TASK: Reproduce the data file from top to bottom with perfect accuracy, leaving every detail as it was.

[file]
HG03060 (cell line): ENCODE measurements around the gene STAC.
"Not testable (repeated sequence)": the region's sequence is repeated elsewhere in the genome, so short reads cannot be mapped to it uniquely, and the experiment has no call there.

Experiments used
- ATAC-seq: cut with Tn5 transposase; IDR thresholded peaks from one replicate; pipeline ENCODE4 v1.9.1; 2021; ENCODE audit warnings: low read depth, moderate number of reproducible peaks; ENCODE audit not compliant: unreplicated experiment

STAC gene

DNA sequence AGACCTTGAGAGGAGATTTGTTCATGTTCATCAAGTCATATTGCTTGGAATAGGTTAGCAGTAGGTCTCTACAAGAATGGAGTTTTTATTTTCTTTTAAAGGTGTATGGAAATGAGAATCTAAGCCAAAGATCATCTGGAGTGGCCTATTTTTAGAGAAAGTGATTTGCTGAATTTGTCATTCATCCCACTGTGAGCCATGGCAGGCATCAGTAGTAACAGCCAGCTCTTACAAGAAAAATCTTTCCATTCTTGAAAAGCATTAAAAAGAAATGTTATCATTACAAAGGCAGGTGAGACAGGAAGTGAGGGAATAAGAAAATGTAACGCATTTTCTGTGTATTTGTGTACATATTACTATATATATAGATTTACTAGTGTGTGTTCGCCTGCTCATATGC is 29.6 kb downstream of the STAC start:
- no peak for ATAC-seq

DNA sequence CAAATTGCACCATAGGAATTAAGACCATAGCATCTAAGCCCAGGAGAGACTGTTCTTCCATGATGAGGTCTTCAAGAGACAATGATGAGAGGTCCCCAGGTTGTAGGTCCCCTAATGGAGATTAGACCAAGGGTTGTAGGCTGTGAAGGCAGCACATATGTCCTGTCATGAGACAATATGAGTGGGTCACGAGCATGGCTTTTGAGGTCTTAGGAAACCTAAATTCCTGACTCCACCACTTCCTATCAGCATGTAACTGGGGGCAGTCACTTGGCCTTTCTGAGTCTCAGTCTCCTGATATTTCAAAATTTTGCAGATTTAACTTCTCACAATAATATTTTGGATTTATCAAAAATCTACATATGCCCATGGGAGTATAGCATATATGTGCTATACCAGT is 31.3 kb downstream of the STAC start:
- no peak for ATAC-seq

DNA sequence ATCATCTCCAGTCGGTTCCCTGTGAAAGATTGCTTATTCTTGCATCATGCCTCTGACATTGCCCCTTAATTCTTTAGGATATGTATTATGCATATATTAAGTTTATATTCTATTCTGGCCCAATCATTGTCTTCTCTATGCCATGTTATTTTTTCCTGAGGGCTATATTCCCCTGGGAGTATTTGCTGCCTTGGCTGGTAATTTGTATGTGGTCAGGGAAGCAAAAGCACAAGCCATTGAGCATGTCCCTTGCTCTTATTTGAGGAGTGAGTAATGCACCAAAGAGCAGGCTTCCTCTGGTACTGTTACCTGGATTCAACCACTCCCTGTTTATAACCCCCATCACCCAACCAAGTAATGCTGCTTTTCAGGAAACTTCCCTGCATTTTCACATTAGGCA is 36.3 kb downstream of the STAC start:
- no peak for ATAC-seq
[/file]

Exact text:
HG03060 (cell line): ENCODE measurements around the gene STAC.
"Not testable (repeated sequence)": the region's sequence is repeated elsewhere in the genome, so short reads cannot be mapped to it uniquely, and the experiment has no call there.

Experiments used
- ATAC-seq: cut with Tn5 transposase; IDR thresholded peaks from one replicate; pipeline ENCODE4 v1.9.1; 2021; ENCODE audit warnings: low read depth, moderate number of reproducible peaks; ENCODE audit not compliant: unreplicated experiment

STAC gene

DNA sequence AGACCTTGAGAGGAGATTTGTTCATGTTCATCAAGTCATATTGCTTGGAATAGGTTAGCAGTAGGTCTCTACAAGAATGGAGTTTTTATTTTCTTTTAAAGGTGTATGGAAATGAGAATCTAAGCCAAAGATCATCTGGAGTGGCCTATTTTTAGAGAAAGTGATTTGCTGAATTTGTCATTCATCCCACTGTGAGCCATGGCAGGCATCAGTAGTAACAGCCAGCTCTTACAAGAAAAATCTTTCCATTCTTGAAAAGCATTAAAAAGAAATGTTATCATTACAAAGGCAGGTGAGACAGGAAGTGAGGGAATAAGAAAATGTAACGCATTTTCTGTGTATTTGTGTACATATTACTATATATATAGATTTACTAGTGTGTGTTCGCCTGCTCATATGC is 29.6 kb downstream of the STAC start:
- no peak for ATAC-seq

DNA sequence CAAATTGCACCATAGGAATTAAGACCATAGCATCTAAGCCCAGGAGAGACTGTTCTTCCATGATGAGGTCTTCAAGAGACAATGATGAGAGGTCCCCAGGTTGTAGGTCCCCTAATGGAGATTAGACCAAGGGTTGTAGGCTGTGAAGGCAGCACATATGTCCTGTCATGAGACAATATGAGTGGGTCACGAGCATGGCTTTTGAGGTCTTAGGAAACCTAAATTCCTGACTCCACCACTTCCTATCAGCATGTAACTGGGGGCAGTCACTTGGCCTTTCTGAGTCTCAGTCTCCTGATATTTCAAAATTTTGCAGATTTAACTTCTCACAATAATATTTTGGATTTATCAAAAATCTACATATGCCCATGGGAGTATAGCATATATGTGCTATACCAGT is 31.3 kb downstream of the STAC start:
- no peak for ATAC-seq

DNA sequence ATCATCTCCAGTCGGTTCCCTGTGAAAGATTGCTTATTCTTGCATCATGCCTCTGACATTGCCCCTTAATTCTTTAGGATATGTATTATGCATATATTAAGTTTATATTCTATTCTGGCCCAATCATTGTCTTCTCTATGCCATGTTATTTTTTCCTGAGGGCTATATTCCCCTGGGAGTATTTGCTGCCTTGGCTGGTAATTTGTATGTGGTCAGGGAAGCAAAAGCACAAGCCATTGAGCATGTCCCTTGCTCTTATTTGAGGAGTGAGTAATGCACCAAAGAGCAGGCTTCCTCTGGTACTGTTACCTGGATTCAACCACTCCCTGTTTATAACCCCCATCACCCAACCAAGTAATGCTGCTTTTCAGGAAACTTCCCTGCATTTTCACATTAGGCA is 36.3 kb downstream of the STAC start:
- no peak for ATAC-seq